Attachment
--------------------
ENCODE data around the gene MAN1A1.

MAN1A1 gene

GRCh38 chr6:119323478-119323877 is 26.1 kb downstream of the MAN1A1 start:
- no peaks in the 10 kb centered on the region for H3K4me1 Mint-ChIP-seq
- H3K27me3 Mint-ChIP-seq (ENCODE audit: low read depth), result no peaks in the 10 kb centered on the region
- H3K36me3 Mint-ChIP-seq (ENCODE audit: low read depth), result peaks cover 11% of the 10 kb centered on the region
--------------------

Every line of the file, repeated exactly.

ENCODE data around the gene MAN1A1.

MAN1A1 gene

GRCh38 chr6:119323478-119323877 is 26.1 kb downstream of the MAN1A1 start:
- no peaks in the 10 kb centered on the region for H3K4me1 Mint-ChIP-seq
- H3K27me3 Mint-ChIP-seq (ENCODE audit: low read depth), result no peaks in the 10 kb centered on the region
- H3K36me3 Mint-ChIP-seq (ENCODE audit: low read depth), result peaks cover 11% of the 10 kb centered on the region